A further fact should have been, but was not, made the basis of positive findings by the court. It was testified that several employees who were paid only at the end of the month (even those who were paid hourly wages received only one monthly payment) were in need of advances. Advances were made by the wife of Thompson's brother. The brother was an employee of Thompson's and helped him operate his many businesses. For each dollar of advance made there was deducted from the pay by Thompson at the end of the month 10 cents on the dollar for whatever period was covered by the advance-- an annual rate of a minimum of 120%. The pay from which this deduction was taken was at the statutory minimum of $1.00 per hour.
The trial court made no findings as to whether the deduction by the employer of this illegal rate of interest amounted to a withholding of part of the statutory minimum wages, although the facts as to the loans were undisputed. See Walling v. Peavy-Wilson Lumber Co., D.C. W.D.La., 49 F.Supp. 846, 890.
Finally, as to the findings of facts, the trial court failed to make findings as to the keeping of the records prescribed by the regulations. It seems undisputed that no proper records were kept, since there was no daily record of hours worked. The Secretary is entitled to have a finding of the court on this matter as well. Anderson v. Mt. Clemens Pottery Co., 328 U.S. 680, 687, 66 S.Ct. 1187, 90 L.Ed. 1515.
The need for specific findings of fact and a determination that those which are illegal are in violation of the Act is demonstrated by this record. It was shown that the defendant had a record of several past investigations resulting in findings of defeciencies. Evidence of others was tendered but refused admission in evidence because not within the statutory period.2 Now unless the court makes specific findings, the respondent can feel free to continue all the allegedly illegal practices which have been the subject of this litigation.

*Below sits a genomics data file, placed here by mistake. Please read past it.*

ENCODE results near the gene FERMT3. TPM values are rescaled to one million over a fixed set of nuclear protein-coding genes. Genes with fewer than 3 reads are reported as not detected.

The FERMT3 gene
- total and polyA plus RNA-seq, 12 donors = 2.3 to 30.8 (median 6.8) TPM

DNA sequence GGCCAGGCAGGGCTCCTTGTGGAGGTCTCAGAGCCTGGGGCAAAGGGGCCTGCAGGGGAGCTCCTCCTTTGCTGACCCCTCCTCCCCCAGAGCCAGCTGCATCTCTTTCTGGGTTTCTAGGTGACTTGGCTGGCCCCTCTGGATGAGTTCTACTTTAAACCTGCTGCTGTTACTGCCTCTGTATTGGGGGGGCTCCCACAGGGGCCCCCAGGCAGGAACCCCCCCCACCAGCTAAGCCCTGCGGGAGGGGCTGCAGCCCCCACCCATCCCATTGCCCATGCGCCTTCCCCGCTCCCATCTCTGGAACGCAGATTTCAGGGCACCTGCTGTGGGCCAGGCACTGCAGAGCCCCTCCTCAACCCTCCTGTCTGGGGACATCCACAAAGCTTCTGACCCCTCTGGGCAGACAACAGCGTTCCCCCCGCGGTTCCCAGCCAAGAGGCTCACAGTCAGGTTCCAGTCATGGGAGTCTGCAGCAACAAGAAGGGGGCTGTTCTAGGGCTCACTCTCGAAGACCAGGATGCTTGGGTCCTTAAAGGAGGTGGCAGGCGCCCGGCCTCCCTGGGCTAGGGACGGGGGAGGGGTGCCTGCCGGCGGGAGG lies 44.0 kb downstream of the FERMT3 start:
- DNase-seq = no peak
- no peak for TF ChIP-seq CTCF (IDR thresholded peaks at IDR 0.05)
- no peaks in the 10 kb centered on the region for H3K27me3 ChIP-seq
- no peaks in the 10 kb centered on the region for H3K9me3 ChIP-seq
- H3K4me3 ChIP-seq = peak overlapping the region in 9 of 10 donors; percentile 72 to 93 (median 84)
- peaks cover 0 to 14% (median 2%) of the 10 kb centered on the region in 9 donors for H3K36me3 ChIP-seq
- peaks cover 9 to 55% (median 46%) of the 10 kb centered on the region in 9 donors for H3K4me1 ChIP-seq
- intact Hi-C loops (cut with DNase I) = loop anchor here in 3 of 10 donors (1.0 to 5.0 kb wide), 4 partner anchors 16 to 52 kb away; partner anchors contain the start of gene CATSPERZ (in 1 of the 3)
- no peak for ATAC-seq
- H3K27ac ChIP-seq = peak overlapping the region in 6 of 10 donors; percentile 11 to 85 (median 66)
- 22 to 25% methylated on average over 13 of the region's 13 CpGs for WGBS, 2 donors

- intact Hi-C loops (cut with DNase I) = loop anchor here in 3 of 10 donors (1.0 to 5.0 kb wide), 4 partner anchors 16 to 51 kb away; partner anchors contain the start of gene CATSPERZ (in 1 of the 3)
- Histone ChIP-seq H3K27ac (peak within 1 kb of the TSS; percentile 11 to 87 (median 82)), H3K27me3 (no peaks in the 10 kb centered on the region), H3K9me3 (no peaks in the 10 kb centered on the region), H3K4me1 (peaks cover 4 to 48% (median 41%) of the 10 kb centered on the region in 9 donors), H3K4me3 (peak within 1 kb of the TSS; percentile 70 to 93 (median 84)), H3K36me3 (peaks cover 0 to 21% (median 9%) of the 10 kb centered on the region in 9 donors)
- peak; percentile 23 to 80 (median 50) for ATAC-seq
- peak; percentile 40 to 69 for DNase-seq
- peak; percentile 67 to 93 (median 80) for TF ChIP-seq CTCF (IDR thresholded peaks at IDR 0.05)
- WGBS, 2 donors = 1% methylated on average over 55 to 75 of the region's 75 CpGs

While we fully recognize that the first decision as to the issuing of an injunction is for the trial judge to make, Mitchell v. Hodges Contracting Co., 5 Cir., 238 F.2d 380; Walling v. Florida Hardware Co., 5 Cir., 142 F.2d 444, we have not hesitated to hold in a clear case that the denial of injunctive relief was error. Mitchell v. Hausman, supra; Mitchell v. Blanchard, supra; Mitchell v. Strickland Transp. Co., supra.
Here we think the trial court should first make the proper findings and permit the introduction of such legal evidence as the parties may consider appropriate, touching on the prior record of the respondent's compliance, and then in light of the principles announced in the decided cases, make its determination as to the granting or withholding of an injunction.
The judgment is reversed and the case remanded for further proceedings not inconsistent with this opinion.
This evidence was as follows:
'Q. Well, when you submitted your time each month-- did you say each month? A. Yes, sir.
'Q. Did you ever have any trouble submitting it? A. Well, I had some trouble on the first one.
'Q. The first time you submitted one? A. Yes, sir.
'Q. Do you remember when that was? A. Yes, sir, that was the first of March.
'Q. The first of March? A. Yes, sir.
'Q. And what happened when you submitted it? A. Well, he said it had too many hours, and he wouldn't settle for over twelve hours a round trip. He said if I kept it under twelve hours I wouldn't have any trouble.
'Q. Were you told that? A. Yes, sir.
'Q. Who told you? A. Mr. Thompson.
'Q. He told you that you wouldn't be paid for over twelve hours? A. That's right.'
The trial court should have received evidence of any such investigations in connection with its duty to determine whether to grant an injunction. This is the only purpose for which the Secretary sought to introduce this evidence